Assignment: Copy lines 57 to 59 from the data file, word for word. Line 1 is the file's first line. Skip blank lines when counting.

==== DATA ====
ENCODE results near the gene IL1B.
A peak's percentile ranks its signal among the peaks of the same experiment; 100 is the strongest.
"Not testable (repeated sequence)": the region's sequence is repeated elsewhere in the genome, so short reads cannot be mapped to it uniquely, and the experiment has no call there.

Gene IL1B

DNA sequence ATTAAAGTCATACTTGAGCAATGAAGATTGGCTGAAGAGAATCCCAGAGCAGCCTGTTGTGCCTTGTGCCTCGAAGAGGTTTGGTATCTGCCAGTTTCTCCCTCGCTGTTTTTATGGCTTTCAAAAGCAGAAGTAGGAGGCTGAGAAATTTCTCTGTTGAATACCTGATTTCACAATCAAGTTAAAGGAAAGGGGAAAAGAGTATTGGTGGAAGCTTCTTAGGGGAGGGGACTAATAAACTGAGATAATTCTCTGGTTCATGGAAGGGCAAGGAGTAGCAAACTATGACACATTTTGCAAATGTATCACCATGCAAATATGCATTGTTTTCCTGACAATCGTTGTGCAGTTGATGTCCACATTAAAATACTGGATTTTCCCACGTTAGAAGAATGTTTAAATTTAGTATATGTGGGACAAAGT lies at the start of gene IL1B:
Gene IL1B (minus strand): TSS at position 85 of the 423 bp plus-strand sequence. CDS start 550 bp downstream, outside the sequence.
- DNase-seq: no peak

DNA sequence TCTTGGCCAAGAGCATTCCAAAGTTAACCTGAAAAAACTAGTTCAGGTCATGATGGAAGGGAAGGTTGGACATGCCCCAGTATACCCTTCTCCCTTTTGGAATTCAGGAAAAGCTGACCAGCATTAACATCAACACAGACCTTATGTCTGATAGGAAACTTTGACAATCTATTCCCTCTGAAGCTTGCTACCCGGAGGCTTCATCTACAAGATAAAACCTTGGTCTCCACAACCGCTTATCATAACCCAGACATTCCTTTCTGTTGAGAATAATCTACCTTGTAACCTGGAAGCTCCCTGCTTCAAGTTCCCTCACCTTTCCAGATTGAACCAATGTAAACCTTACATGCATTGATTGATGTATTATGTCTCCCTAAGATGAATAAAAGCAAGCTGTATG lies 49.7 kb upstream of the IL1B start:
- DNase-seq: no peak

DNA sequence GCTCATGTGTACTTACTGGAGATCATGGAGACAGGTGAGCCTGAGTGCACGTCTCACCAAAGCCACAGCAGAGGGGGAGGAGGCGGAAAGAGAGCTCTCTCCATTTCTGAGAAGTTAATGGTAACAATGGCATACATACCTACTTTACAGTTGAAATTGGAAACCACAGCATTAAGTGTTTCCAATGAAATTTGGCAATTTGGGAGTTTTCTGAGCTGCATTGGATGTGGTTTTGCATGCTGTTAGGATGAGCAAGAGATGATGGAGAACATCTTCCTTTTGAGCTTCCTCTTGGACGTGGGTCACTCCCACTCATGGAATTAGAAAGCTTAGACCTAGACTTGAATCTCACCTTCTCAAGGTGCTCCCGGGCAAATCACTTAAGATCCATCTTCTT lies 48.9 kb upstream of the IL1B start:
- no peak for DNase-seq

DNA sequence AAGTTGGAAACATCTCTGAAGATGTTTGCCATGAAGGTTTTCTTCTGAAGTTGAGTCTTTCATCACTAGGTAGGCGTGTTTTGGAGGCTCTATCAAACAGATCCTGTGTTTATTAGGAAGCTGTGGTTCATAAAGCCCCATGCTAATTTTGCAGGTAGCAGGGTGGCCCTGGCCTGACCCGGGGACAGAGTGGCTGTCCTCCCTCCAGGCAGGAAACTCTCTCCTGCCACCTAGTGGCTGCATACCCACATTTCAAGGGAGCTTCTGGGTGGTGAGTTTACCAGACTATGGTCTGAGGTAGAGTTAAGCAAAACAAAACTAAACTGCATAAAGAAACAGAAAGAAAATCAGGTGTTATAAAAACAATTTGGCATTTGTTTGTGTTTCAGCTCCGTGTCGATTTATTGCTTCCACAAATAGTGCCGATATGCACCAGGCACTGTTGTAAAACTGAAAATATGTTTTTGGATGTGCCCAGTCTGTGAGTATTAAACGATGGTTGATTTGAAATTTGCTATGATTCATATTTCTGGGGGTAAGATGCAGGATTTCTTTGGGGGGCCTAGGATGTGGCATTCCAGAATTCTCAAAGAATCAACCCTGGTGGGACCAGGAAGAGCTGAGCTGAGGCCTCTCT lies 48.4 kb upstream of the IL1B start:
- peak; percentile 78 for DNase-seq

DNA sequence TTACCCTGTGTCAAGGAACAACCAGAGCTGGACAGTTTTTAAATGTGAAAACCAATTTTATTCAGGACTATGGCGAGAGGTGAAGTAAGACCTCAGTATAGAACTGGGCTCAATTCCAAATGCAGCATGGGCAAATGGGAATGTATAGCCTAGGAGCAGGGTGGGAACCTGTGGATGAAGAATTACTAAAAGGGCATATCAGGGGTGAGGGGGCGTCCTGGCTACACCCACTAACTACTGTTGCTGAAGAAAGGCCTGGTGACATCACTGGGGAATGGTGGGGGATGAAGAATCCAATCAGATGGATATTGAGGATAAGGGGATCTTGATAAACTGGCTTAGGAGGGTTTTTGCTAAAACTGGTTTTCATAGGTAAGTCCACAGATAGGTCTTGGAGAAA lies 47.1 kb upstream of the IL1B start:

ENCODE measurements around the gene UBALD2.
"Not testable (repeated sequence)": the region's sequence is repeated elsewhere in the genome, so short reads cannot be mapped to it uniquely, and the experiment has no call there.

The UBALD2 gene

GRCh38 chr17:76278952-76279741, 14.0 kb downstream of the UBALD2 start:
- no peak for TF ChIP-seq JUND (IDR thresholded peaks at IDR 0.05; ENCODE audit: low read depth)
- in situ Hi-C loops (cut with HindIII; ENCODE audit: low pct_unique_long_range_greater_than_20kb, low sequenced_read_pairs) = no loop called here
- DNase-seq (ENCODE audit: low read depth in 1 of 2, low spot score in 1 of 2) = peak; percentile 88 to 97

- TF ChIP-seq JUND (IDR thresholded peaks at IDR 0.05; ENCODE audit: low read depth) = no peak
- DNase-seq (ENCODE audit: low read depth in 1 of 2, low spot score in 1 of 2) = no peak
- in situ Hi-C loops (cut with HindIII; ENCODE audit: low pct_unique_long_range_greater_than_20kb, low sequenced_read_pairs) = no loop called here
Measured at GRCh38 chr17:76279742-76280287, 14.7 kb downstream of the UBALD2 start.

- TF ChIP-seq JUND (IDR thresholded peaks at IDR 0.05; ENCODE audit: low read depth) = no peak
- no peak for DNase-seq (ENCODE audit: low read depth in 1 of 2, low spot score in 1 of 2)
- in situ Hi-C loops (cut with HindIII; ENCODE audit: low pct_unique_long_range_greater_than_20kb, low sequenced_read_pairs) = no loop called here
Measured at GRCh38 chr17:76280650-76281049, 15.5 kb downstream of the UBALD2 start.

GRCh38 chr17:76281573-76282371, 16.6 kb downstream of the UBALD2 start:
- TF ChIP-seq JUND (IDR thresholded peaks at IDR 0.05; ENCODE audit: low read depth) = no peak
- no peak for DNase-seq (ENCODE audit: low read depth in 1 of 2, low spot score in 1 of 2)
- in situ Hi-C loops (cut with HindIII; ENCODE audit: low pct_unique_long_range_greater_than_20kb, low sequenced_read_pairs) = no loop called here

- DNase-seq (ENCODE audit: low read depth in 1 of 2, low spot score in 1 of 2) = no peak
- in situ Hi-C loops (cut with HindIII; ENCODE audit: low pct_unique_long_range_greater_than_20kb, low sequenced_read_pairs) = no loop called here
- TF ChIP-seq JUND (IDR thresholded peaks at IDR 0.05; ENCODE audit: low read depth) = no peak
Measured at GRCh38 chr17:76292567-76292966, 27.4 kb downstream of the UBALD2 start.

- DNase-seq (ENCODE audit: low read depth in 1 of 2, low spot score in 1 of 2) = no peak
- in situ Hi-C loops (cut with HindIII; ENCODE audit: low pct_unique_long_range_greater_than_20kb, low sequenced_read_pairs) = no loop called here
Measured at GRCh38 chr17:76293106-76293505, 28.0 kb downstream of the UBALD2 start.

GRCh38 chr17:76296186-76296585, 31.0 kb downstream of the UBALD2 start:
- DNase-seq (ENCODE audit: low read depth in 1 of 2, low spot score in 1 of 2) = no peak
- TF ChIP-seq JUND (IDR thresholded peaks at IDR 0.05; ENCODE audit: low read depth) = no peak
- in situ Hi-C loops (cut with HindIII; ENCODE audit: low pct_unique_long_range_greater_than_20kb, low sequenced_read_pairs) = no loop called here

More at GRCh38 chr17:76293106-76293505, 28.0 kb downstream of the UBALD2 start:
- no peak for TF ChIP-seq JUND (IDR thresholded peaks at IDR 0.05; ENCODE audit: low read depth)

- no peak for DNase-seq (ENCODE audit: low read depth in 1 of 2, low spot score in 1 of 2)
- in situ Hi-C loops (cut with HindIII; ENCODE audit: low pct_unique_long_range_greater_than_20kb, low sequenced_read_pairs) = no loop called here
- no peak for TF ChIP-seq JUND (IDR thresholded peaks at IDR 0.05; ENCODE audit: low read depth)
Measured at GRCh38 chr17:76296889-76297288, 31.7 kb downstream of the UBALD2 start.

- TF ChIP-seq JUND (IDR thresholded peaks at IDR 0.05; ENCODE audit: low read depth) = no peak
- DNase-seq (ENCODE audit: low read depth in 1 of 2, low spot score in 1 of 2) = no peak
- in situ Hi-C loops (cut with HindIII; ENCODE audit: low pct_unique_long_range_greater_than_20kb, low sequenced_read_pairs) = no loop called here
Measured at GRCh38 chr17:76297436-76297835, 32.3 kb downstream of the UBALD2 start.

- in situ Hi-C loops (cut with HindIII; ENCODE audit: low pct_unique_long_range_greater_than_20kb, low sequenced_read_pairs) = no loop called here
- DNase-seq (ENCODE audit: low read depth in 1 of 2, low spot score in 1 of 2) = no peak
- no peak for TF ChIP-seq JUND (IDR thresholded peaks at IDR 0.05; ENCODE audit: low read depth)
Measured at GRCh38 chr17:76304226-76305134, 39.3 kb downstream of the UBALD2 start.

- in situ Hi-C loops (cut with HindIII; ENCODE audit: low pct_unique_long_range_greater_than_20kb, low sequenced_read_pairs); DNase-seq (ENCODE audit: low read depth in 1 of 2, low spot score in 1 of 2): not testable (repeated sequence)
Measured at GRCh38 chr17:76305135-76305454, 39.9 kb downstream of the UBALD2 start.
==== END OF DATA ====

- no peak for TF ChIP-seq JUND (IDR thresholded peaks at IDR 0.05; ENCODE audit: low read depth)
Measured at GRCh38 chr17:76304226-76305134, 39.3 kb downstream of the UBALD2 start.

- in situ Hi-C loops (cut with HindIII; ENCODE audit: low pct_unique_long_range_greater_than_20kb, low sequenced_read_pairs); DNase-seq (ENCODE audit: low read depth in 1 of 2, low spot score in 1 of 2): not testable (repeated sequence)